June 8, 2012: It’s pretty bad to set a new franchise record in futility, and it’s even worse when that club is the long-lasting (and long-futile) Chicago Cubs. Today they set a mark by losing their 12th consecutive one-run decision. The Twins top them, 8-7, in 10 innings.
June 18, 2012: Mets pitcher R.A. Dickey throws his second consecutive one-hitter. He’s the first pitcher to do that since Dave Stieb in 1988. He’s the first NL pitcher to do it since Jim Tobin of the Braves—the Boston Braves—way back in 1944.
June 22, 2012: It’s one of the best pitchers' duels of the year when Milwaukee’s Zack Greinke squares off against Chicago White Sox sensation Chris Sale. Greinke throws nine shutout innings, and Sale shuts the Brewers down for eight frames, but neither figures in the decision as the Brewers win in extra innings, 1-0 (10). Sale has a Game Score of 80, and Greinke tops that with a mark of 84.
June 22, 2012: Shades of Willie Mays: young Angels sensation Mike Trout scores from first base on a single by teammate Torii Hunter.
June 25, 2012: Here’s a novel promotion, Water Awareness Night in Kansas City. The Royals top the visiting Rays, 8-0, with Tampa starting pitcher Alex Cobb allowing all eight runs (none of which are unearned) in a complete game. He’s the first pitcher to allow eight runs in a complete game since Randy Johnson in 1988.
June 25, 2012: Maybe the most unlikely walk-off of the year takes place in the minor leagues this year, a walk-off appeal play! Missoula is leading Helena 2-1 with two outs in the bottom of the tenth when a Helena batter hits the apparent game-tying home run. But he missed a bag while rounding the bases and is declared out on appeal, ending the game.
June 26, 2012: Years ago, DeWayne Wise made the most famous play of his career when his sensational ninth-inning catch preserved a perfect game for Mark Buehrle. Now Wise makes the second-most notable play of his career when he doesn’t make a catch. Playing in left for the Yankees, he leans into the stands to try to catch a foul pop-up. Did he get? He indicates to the umpire that he did, and then runs to the dugout—without showing the umpire the ball. The ump believes Wise anyway and calls the batter out. Meanwhile, a fan several seats down is holding up the ball.
June 28, 2012: The Giants set an all-time franchise record, and it’s one you actually want to set. They notch their fourth consecutive shutout when they top the Reds, 5-0. They never did that before, not even in the days of Christy Mathewson and Iron Man Joe McGinnity back in the Deadball Era. The first three shutouts were against the Dodgers, 8-0, 2-0, and 3-0.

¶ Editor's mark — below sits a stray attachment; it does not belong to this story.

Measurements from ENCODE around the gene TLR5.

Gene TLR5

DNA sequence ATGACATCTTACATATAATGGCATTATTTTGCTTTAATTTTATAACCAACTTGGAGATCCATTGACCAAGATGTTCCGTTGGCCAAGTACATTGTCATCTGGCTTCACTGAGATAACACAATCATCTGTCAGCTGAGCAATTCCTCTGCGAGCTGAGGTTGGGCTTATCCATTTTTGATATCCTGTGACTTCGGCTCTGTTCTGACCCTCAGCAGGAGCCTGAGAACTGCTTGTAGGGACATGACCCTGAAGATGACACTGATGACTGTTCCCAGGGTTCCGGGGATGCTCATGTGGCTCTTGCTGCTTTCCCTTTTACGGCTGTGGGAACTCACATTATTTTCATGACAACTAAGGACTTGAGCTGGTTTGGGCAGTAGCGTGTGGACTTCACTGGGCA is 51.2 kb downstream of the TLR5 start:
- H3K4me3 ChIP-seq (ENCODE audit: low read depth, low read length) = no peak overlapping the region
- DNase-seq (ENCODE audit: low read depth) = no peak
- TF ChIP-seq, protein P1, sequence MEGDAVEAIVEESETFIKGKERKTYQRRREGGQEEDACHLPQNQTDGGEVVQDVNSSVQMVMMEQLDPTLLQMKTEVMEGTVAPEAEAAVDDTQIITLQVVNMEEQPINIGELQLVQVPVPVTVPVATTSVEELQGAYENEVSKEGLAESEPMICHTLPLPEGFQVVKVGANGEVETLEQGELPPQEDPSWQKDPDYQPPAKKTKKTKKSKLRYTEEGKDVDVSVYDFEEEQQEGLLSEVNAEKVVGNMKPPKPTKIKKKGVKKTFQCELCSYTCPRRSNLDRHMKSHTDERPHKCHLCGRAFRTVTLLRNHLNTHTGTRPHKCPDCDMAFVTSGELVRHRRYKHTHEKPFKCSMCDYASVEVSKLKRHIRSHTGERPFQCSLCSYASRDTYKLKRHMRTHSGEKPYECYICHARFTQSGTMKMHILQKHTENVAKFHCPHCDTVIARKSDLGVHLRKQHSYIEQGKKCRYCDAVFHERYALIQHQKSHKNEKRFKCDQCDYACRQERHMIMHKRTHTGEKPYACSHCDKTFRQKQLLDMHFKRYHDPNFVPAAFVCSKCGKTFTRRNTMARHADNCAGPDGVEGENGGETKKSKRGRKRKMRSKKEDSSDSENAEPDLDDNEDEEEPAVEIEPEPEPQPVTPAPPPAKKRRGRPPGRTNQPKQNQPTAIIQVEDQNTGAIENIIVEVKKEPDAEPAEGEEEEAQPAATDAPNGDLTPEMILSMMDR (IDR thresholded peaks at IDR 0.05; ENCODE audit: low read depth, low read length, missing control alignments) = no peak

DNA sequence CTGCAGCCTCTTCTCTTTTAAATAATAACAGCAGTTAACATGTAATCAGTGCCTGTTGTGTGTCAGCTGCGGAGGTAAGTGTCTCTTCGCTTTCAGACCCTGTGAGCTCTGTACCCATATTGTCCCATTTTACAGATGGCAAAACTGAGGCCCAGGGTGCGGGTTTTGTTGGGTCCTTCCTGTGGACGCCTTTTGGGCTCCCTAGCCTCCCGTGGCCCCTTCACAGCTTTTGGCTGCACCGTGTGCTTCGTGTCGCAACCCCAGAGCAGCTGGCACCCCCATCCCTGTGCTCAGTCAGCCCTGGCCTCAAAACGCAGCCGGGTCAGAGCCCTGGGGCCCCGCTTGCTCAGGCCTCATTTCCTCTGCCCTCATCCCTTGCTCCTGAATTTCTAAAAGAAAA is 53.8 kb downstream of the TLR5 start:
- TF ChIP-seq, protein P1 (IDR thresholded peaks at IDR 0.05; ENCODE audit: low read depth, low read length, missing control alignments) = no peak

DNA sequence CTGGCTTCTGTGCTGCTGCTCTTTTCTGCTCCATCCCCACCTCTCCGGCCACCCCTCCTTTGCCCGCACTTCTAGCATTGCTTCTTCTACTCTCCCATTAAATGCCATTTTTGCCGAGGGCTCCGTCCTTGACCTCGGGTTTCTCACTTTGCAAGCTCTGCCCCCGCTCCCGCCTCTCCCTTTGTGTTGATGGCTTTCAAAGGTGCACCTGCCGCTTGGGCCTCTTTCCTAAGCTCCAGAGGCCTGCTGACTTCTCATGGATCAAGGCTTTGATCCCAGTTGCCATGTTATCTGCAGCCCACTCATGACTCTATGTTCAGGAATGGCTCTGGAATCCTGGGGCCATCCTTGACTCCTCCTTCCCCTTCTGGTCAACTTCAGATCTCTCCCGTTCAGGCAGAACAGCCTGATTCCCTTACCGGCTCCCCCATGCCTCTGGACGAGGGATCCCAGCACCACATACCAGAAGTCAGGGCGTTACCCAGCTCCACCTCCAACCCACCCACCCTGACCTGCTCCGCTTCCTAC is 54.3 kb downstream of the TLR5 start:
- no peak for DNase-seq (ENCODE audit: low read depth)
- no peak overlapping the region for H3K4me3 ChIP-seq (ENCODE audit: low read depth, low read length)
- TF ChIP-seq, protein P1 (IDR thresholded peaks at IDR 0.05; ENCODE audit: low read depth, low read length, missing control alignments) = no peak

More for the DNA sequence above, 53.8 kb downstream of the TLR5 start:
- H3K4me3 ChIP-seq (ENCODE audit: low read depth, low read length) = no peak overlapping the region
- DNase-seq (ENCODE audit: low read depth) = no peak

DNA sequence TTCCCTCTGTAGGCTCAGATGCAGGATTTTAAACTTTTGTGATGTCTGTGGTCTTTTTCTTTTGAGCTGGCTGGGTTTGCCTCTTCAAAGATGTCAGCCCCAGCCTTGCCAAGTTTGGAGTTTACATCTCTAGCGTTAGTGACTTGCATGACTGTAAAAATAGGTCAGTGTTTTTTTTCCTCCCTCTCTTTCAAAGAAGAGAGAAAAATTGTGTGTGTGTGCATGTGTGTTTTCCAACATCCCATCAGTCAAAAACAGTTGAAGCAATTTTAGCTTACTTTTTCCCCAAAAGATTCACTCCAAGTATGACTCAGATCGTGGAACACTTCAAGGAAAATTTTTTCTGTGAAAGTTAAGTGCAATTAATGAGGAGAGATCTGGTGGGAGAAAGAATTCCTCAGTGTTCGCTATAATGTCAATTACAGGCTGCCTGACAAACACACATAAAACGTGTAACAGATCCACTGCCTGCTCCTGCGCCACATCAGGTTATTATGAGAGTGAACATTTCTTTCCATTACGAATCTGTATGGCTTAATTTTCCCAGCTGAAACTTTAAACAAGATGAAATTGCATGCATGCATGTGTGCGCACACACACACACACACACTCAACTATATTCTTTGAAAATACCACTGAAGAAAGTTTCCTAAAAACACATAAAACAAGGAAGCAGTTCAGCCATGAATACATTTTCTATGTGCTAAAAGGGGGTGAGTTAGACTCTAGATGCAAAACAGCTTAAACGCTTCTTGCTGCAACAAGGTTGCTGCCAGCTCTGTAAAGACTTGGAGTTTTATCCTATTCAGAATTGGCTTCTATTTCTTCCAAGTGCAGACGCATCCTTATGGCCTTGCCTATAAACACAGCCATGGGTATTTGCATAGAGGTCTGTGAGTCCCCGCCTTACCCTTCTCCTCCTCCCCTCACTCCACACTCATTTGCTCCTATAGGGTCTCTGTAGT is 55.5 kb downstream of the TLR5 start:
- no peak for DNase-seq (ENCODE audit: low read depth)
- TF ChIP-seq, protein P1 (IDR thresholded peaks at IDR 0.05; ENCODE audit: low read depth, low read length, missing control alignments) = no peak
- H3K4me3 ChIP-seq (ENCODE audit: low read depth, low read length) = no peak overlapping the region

June 30, 2012: The Twins have an interesting day as they pull off two double steals in a 7-2 win against the Royals.
July 1, 2012: It’s one of the ugliest plays of the year and certainly the ugliest game-ending play of the year, but the Milwaukee Brewers will take it. In a 1-1 tie against the Diamondbacks, Carlos Gomez is on first and breaks for second in a stolen-base attempt. The throw from the catcher goes into center, so Gomez takes off for third. The center fielder is aggressive, gets to the ball quickly, and throws it to third to nail Gomez, but the ball lands in the dugout. Gomez trots home for the two-error walk-off win.
July 8, 2012: BOOM! In the top of the fourth inning of the Twins-Rangers game in Texas, a sudden, massive thunderclap strikes just north of the stadium. It isn’t even raining, making the loud boom that much more unexpected, so I guess that’s why almost all the on-field personal are so surprised.
The batter, the fielders, and even the umpires immediately run to the dugouts after the boom strikes. One of the only guys not to run right away is Minnesota’s Josh Willingham, a base runner on first. Instead of running, he hits the deck and lies flat on his stomach for a little bit. (Additionally, this turns out to be a great game. Minnesota leads, 1-0, entering the ninth and scores twice in the top of the ninth, but the Twins allow three in the bottom of the frame. Texas wins, 4-3, in 14 innings.
July 10, 2012: Over the annual All-Star break, a story emerges of a man who found 700 baseball cards in his grandfather’s attic. The cards are worth an estimated $3,000,000.
Well, the All-Star break is as good a place as any to stop this, so we’ll get into the second half of the season next time around.
History instructor by day, statnerd by night, Chris Jaffe leads one of the most exciting double lives imaginable; with the exception of every other double life possible to imagine. Despite his lack of comic-book-hero-worthiness, Chris enjoys farting around with this stuff. His new book, Evaluating Baseball's Managers is available for order. Chris welcomes responses to his articles via e-mail. Oh, and now he's on twitter.